With the larger club heads compared to the thinner, more compact blades, the muscle backs offer the pro players more distance and lower risk of the ball flying way off target into penalty areas or other tough spots on the course where shots could be lost.
This doesn’t mean by any stretch that pros don’t hit the ball offline or OB or in bunkers and water; it simply means that slightly off-center strikes are now less likely to wind up way offline than they used to.
This may also be why the scores in tournaments are getting lower and lower, and many players are ‘overpowering the courses’ with the distances they can get on their irons, especially their long irons.
Pros may have a mixed bag of blades and muscle back irons in their bag as the shorter blade irons offer greater control while longer cavity back irons such as the 3 or 4 iron are easier to hit straight than the blades are.
Some pros don’t use cavity back irons at all, and they include the likes of Tiger Woods, Phil Mickelson, Adam Scott, Rory McIlroy, and Justin Rose. Justin Thomas has a four-iron cavity back, while the rest of his clubs are blades.
Cavity Back Irons Pros and Cons
As stated previously, the ‘game improvement irons are just that. They help beginners and high handicap players achieve better ball striking using the perimeter weighting that allows for further higher and straighter shots from a less than perfect swing.
These days, cavity backs come in a wide range of options, from rank beginner sets to clubs suited for more skilled players, and depending on your skill level, you can easily find a set matched to your game.
Using cavity backs to develop your ball striking consistency and accuracy will be easier than trying to do this with blades or muscle backs – and the frustration will DEFINITELY be less!
Once you have achieved a level of swing consistency, you will want to look at ways to achieve better control without losing the strike quality and distance. Here is where you may need to look at either a set of cavity backs suited to a higher skill level or consider a set of muscle backs.
Another significant advantage with cavity backs is that they are affordable, whether new or second, and you can get great deals on complete sets from all the major brands without having to spend a fortune.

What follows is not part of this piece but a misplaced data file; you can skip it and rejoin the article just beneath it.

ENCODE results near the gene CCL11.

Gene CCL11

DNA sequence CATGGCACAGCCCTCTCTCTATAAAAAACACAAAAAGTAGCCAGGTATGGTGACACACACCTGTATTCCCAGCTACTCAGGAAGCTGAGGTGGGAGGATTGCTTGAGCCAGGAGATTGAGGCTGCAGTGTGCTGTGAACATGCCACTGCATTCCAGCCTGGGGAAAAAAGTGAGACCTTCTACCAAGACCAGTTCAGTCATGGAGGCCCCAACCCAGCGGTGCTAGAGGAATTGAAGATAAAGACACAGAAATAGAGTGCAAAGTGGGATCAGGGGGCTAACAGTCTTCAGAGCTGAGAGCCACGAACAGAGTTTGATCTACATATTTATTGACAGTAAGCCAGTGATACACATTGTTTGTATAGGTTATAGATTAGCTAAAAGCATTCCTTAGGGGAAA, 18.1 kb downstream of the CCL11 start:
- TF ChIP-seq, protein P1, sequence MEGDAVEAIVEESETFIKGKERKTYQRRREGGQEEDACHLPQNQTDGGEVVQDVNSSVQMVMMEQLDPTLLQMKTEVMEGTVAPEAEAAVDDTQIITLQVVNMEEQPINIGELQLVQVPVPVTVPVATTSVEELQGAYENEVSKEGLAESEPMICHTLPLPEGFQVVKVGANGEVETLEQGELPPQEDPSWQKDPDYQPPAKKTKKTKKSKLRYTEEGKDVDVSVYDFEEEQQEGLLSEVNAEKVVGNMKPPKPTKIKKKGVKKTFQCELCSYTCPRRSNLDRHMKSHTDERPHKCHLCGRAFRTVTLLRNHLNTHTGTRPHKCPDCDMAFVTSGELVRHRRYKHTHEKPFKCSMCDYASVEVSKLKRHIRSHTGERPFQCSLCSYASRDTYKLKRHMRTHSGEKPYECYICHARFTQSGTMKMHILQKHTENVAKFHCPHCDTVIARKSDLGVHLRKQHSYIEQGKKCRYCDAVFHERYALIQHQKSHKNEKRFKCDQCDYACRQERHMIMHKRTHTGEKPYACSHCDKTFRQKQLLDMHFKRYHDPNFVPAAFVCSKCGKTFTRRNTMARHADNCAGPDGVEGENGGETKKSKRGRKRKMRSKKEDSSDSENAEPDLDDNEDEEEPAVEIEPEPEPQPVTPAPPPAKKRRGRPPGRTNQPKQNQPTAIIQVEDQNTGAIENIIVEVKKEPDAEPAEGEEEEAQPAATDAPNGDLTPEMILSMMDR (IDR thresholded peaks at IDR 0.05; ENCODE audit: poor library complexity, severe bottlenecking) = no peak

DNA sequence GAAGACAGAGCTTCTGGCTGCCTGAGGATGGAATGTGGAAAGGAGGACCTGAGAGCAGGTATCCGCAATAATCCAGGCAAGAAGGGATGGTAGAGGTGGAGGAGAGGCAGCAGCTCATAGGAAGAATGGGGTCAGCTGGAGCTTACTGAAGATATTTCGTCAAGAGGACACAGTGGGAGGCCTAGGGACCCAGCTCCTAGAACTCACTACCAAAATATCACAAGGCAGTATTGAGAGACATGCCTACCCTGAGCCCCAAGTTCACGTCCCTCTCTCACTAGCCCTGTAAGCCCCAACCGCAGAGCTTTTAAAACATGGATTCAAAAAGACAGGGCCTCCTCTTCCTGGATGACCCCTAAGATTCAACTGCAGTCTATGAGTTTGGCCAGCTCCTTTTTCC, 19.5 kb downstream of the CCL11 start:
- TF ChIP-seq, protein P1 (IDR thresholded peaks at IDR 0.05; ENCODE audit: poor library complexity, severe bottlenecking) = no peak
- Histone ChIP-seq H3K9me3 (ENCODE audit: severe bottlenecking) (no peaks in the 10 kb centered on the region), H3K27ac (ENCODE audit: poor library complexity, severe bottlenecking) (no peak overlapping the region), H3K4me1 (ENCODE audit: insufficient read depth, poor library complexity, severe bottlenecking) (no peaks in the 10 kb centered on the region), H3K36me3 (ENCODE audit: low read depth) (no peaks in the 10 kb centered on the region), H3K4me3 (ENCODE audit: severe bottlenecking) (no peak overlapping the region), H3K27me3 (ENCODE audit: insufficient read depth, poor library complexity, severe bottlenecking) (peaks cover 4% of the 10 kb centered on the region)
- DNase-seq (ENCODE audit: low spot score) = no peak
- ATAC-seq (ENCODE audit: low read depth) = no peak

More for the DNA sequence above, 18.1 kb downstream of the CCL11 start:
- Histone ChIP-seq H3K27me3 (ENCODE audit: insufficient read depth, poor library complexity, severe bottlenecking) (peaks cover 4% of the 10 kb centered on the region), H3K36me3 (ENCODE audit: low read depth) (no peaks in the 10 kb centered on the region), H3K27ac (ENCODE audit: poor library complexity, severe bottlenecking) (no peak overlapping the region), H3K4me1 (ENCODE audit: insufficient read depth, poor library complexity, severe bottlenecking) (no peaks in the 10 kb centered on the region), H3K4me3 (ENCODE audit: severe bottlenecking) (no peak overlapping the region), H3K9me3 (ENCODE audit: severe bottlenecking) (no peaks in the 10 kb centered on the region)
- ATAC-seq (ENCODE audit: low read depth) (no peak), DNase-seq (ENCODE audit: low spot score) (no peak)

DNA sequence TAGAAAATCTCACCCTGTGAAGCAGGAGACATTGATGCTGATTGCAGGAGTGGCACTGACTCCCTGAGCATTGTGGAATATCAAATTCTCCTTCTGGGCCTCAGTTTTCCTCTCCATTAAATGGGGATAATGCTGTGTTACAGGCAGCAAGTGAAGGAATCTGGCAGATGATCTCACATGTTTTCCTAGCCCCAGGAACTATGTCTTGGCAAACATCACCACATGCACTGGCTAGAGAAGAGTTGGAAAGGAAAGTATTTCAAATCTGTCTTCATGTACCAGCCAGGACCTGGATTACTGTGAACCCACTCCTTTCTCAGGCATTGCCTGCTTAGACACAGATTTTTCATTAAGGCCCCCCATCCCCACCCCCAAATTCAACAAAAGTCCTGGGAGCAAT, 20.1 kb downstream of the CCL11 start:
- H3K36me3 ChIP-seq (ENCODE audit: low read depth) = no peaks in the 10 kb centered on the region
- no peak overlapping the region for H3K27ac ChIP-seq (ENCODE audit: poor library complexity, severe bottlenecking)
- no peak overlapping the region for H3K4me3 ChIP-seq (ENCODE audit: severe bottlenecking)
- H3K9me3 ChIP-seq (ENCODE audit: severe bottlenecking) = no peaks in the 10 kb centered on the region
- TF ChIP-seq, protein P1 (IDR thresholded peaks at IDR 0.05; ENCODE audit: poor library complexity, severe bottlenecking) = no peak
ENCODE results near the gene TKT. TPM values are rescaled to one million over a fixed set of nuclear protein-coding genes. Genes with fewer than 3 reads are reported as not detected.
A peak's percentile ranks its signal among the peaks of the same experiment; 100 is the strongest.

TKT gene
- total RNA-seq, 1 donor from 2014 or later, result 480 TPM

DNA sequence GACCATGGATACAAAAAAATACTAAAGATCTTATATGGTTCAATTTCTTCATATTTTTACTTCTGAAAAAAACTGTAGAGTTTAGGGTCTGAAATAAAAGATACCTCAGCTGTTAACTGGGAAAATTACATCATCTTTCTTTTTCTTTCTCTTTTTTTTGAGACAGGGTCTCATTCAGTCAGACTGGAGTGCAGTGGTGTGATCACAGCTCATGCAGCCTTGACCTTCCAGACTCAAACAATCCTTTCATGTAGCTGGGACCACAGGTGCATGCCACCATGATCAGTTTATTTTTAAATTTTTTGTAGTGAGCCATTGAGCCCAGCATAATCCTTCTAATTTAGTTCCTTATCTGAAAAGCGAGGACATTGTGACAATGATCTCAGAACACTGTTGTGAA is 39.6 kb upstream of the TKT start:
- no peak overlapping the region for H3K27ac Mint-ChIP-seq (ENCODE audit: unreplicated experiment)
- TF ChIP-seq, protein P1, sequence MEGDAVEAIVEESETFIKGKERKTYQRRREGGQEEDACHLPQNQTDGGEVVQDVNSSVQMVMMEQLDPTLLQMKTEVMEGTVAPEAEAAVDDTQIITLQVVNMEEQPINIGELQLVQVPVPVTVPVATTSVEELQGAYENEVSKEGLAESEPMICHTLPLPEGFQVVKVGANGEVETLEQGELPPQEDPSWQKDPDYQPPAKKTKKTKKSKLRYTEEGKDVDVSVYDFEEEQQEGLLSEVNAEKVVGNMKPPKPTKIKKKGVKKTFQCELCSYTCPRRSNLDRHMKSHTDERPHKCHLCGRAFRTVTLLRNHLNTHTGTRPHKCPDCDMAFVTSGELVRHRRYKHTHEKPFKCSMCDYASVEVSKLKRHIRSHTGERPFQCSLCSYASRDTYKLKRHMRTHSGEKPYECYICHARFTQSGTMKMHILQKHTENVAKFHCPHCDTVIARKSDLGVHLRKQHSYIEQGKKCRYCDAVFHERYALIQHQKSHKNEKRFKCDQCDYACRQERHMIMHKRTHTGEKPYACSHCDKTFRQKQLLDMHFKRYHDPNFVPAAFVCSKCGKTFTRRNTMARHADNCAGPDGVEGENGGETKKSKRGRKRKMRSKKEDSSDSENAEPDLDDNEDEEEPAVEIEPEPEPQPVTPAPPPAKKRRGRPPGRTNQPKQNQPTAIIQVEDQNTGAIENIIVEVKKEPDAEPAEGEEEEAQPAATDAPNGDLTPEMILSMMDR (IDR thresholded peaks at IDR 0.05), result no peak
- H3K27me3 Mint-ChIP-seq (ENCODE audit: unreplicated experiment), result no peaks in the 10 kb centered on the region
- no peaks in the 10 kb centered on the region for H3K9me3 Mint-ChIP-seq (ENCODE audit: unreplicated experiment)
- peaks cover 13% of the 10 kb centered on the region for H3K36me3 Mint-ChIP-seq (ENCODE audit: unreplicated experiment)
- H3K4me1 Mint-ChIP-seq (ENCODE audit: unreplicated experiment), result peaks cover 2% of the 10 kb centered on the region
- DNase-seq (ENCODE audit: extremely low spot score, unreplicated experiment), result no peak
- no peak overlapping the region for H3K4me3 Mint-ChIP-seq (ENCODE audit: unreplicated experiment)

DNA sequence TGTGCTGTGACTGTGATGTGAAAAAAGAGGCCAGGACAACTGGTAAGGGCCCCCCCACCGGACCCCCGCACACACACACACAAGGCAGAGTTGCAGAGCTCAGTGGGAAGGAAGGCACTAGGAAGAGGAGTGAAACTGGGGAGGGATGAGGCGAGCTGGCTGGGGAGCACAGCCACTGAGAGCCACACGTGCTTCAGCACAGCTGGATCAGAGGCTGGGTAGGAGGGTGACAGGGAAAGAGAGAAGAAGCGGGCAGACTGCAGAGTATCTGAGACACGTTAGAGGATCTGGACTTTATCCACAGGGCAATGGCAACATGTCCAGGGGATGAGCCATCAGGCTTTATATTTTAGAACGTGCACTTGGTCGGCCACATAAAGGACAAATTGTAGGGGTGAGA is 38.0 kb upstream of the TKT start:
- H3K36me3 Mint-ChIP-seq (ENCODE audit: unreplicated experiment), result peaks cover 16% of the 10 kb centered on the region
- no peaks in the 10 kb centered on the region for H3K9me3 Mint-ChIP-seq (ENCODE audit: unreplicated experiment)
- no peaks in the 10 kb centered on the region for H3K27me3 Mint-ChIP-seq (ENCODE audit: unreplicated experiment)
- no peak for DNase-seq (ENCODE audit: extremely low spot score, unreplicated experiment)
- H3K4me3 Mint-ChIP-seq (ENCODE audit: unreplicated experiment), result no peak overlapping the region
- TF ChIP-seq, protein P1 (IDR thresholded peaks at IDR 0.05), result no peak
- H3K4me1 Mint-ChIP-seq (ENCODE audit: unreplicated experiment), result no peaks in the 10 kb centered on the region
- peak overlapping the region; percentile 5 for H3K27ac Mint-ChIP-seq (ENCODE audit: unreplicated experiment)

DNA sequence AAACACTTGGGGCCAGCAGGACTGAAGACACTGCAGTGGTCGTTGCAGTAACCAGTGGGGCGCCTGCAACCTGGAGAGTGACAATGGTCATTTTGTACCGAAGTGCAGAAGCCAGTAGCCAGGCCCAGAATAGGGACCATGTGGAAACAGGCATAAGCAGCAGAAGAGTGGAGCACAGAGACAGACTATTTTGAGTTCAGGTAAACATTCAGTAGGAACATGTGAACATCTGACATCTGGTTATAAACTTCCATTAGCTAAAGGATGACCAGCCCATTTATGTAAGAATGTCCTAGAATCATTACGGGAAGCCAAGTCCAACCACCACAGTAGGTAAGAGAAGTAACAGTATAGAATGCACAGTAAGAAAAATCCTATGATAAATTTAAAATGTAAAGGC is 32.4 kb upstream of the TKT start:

Without having to spend a lot on a beginner set of irons, you could get started with a decent used set, and then, if you get bitten by the golf bug badly enough, consider getting your own set and getting correctly fitted as well.
Muscle Backs and Blades – Pros and Cons
Pure blade irons are not recommended for players unless they are low single figure, scratch, or pro-level, and muscle backs would apply to the same skill levels. However, higher single figure or low digit double-figure (10-12) handicap players may also be able to use muscle backs.
The beauty of blades is amazing to hit if you hit them right and provide the best insight into your swing quality and mechanical accuracy more than any irons available; plus, they look amazing in your bag and are beautifully designed and made.
This is why when shopping for clubs, DON’T shop with your heart, but use your head, or you may come home with a beautiful set of expensive irons that will only break your heart!
The downside is that they are difficult to hit properly and consistently, and you will find balls flying way offline on mis-hits, and these are expensive as well.
The muscle backs are the middle ground, and most players that achieve a good level of skill in the game, playing from the low single figure and better, will opt for muscle backs as these provide the balance between power and control.
Muscle backs will not be as cheap as cavity irons and would be recommended for players ready and prepared to invest both time and money in taking their golf up a few levels.
It’s clear that while the traditional blades may well be on a slow fade away from mainstream golf, they have not lost their place in the game at a professional level. Advances in manufacturing technology and club design have allowed all levels of golfers to improve their games.
The cavity backs and muscle backs came about from a desire to make the game easier to play and enjoy for everyone of every age and ability. Ben Hogan said,” Judge your swing by the shape and flight of the ball,” and whether you achieve this with blades, muscle backs, or cavity backs, the result is the same.
To enjoy your game and your time on the course is the goal for any player, no matter what clubs you have, so go out there and keep swinging.